When cowboy star Tom Ford disappears, Wilson gets his double Gene Autry to impersonate him. But Ford owes gangster Rico $10,000 and Rico arrives to collect. He fails to get the money but learns that Autry is an impersonator and now blackmails Wilson and his movie studio. Written by
Maurice VanAuken <email@example.com>
The film was cut to 54 minutes for television release in the mid-'50s and has only recently been restored to its original running time, thanks to the combined efforts of The Western Movie Channel, the Gene Autry Museum of Western Heritage and the University of California-Los Angeles. See more »
The Light Crust Doughboys and The Jones Boys appear in the credits, but do not appear in the shortened (54 minutes) version, but along with some additional action they appear in the original (71 minutes) movie. See more »
For one of eight films that Republic Pictures new singing cowboy star Gene Autry appeared in 1936, the studio did the unheard of thing and filmed part of the story at the Texas State Centennial at their state fairgrounds in Dallas. In fact the centennial was an integral part of the story.
In a film with plot elements similar to MGM's Callaway Went Thataway, Gene Autry plays two roles that of himself who is fearless stunt double who happens to sing to Tom Ford, arrogant movie cowboy who doesn't and also played by Autry.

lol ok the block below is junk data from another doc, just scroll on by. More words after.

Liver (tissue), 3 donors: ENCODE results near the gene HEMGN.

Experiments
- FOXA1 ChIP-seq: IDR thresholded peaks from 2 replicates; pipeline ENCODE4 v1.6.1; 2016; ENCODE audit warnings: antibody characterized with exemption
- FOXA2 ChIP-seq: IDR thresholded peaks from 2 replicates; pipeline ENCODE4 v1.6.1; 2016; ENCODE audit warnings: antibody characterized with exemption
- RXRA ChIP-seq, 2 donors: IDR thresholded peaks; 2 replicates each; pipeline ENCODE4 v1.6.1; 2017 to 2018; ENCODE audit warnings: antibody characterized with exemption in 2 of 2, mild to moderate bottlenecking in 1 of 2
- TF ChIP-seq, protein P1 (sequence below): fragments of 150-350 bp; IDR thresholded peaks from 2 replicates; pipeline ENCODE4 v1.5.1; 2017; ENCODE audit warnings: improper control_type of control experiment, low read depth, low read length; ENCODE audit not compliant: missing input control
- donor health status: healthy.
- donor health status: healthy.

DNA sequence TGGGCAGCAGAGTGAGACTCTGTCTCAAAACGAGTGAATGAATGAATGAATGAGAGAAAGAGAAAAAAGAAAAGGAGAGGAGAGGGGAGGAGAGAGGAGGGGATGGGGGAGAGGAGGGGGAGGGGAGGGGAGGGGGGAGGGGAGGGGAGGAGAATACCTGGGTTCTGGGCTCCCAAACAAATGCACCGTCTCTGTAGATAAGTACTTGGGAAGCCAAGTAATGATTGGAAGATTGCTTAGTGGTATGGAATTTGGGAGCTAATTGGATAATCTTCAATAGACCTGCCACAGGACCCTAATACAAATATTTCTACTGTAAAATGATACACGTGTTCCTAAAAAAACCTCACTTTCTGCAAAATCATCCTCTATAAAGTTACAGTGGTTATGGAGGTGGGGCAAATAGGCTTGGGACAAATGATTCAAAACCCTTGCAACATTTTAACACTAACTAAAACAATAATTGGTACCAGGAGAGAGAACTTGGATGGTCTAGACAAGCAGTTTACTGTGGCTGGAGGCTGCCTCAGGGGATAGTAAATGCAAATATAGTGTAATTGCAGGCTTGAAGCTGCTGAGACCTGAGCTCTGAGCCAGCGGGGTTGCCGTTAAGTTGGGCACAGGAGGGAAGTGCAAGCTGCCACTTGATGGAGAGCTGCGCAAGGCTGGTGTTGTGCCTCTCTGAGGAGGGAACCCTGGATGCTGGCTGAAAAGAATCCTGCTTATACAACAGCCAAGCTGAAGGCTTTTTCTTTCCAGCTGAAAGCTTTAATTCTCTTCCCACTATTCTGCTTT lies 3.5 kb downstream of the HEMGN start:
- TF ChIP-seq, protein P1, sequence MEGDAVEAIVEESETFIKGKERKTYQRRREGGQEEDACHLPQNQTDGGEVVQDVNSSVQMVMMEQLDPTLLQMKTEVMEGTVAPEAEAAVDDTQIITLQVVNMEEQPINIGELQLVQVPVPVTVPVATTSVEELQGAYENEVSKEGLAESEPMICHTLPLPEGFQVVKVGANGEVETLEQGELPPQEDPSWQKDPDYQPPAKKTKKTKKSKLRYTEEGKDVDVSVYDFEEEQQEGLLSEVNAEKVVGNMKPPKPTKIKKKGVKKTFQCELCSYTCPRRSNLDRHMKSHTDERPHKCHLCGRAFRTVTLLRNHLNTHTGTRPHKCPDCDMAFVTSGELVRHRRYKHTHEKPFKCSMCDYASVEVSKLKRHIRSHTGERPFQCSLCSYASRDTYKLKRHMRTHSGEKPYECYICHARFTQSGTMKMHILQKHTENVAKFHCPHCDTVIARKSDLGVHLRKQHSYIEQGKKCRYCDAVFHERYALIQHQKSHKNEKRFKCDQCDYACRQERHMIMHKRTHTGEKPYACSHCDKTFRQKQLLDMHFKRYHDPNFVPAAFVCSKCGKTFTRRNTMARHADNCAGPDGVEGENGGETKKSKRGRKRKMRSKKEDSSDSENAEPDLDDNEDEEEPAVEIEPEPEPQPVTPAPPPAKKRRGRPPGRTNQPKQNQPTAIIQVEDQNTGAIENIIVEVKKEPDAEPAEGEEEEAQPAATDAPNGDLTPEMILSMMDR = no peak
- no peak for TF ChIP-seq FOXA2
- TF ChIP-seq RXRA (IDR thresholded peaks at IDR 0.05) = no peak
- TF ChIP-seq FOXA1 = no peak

In fact Ford has himself in some trouble with gamblers and has to lam out to parts unknown after his last pictures wraps. Which leaves the studio holding the bag because they promised an appearance by their star at the Texas Centennial. Studio head Charles Judel is nursing his growing ulcer as a result.
Then studio yes man William Newell gets the idea to get Autry to impersonate Ford and when he sings on the radio and in personal appearances, Mammoth Pictures figures it has a star with greater venues.
If you've seen Callaway Went Thataway you know what happens. The Big Show turned out to be one of Gene's better early westerns.
A lot of acts get in the act in this film and Gene has two special numbers, Nobody's Darlin' But Mine and Ole Faithful. The latter was a cowboyballad written in England and introduced in America by Bing Crosby on his radio show.
Gene gets to romance Kay Hughes and Smiley Burnette and Sally Payne are around for comic relief. One of Gene's better early Republic westerns.
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